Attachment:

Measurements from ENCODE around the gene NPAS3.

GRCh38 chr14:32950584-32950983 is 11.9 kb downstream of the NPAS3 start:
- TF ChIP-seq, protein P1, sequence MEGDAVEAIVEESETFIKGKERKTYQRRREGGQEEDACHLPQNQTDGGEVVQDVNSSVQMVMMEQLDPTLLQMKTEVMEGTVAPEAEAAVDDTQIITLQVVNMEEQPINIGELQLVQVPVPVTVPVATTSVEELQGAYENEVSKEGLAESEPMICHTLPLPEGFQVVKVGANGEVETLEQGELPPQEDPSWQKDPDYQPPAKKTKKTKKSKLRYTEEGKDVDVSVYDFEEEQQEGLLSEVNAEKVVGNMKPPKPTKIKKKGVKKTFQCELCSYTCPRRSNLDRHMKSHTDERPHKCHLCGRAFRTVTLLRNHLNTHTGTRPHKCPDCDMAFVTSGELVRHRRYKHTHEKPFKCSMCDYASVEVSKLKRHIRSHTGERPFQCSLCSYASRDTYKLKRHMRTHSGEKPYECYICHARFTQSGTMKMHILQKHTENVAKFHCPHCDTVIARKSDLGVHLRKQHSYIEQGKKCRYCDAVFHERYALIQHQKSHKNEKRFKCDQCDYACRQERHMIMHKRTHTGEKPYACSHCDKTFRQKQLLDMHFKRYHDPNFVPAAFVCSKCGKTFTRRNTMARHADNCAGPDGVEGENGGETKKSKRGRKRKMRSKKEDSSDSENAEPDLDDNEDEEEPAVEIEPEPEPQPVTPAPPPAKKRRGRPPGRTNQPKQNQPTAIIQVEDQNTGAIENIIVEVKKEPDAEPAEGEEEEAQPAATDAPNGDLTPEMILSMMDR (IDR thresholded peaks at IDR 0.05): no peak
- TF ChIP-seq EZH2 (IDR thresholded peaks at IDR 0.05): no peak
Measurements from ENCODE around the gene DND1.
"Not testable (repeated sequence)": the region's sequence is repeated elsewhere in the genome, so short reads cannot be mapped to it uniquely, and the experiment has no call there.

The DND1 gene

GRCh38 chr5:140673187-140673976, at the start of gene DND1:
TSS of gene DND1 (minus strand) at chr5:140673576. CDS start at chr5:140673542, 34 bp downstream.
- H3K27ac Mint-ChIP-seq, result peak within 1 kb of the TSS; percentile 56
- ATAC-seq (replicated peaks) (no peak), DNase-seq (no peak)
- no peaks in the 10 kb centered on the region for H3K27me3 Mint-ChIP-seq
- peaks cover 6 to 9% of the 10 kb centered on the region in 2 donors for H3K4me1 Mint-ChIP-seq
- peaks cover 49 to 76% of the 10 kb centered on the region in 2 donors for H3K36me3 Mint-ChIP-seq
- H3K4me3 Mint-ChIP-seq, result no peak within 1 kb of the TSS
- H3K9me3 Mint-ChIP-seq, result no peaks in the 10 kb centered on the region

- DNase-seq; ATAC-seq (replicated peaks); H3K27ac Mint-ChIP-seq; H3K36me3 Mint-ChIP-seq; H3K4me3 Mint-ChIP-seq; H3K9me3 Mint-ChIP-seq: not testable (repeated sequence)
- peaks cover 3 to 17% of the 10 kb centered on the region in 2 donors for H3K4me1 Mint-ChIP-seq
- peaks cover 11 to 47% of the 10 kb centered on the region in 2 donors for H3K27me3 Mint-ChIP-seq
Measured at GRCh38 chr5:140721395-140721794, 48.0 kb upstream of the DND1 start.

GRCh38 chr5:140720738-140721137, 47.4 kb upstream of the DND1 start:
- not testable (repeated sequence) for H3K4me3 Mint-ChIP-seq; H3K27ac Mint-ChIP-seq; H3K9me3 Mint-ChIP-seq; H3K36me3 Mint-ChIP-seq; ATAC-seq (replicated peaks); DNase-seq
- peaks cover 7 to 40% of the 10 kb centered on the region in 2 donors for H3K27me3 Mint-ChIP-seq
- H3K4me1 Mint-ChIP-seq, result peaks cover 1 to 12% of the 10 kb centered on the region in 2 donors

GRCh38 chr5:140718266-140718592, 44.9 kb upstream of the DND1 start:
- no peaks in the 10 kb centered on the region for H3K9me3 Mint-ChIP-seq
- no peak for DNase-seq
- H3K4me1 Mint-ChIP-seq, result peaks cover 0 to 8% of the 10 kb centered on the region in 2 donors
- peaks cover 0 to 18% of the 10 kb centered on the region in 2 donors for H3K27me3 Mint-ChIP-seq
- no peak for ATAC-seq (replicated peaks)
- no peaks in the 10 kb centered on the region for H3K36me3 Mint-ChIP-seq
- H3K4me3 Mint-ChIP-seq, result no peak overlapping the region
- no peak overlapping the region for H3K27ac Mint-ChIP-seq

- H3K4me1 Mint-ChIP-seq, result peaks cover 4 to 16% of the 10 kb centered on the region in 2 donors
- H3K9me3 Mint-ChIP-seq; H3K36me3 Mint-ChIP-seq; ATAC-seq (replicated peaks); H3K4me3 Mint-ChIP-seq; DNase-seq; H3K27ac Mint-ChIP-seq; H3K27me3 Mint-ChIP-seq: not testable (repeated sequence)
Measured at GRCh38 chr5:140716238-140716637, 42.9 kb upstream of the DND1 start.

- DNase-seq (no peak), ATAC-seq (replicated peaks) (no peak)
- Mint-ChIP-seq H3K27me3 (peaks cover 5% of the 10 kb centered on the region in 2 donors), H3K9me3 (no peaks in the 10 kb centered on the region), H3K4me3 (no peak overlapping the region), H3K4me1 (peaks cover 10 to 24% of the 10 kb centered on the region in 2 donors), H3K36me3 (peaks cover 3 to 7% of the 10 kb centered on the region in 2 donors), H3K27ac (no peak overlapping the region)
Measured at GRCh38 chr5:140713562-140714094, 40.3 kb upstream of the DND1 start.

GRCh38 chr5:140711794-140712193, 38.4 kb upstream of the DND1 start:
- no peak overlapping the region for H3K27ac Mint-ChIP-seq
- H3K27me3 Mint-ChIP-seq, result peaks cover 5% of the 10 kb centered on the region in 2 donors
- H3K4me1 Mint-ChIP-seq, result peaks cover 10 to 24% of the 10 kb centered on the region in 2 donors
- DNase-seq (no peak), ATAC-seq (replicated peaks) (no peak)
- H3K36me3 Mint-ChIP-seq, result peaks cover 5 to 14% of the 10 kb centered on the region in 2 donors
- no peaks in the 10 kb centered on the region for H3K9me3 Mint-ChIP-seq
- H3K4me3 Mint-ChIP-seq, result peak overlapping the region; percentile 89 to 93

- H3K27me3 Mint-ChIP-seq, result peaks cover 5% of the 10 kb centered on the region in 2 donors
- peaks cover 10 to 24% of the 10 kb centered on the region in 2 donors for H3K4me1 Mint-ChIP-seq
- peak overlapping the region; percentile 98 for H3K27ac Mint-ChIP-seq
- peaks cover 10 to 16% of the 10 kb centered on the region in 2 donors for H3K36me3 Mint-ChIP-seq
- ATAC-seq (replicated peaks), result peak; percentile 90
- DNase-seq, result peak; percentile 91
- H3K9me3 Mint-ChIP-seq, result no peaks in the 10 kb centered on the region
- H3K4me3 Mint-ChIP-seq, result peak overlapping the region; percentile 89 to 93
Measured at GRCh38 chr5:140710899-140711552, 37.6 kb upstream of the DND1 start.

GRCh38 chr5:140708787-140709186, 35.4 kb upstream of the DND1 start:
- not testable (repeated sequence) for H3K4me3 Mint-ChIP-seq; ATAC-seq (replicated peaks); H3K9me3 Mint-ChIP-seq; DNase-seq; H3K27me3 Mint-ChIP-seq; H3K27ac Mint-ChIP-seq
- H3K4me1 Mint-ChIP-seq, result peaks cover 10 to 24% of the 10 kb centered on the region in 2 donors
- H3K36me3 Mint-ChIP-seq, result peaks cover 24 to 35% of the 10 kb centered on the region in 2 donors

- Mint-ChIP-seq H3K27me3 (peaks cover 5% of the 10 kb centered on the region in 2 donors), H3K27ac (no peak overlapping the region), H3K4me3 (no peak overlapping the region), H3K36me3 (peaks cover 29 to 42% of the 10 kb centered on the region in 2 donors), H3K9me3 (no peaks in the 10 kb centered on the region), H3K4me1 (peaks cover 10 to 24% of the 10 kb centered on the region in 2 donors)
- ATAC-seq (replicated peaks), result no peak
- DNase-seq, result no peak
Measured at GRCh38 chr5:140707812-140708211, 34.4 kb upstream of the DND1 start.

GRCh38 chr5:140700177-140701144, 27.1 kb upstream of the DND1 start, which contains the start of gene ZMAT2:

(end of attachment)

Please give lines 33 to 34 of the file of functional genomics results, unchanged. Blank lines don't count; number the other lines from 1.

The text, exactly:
- no peak overlapping the region for H3K27ac Mint-ChIP-seq

- H3K4me1 Mint-ChIP-seq, result peaks cover 4 to 16% of the 10 kb centered on the region in 2 donors